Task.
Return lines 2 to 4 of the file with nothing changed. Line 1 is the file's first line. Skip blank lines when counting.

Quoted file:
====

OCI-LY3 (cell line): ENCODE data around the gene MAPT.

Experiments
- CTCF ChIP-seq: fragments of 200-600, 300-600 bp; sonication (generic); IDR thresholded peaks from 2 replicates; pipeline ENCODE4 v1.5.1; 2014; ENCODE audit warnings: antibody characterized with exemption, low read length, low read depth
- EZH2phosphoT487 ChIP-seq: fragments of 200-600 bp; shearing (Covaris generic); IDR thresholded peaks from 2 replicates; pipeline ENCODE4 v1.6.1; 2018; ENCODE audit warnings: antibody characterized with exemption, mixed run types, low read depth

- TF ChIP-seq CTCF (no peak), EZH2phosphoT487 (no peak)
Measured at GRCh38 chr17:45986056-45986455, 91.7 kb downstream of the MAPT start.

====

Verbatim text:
Experiments
- CTCF ChIP-seq: fragments of 200-600, 300-600 bp; sonication (generic); IDR thresholded peaks from 2 replicates; pipeline ENCODE4 v1.5.1; 2014; ENCODE audit warnings: antibody characterized with exemption, low read length, low read depth
- EZH2phosphoT487 ChIP-seq: fragments of 200-600 bp; shearing (Covaris generic); IDR thresholded peaks from 2 replicates; pipeline ENCODE4 v1.6.1; 2018; ENCODE audit warnings: antibody characterized with exemption, mixed run types, low read depth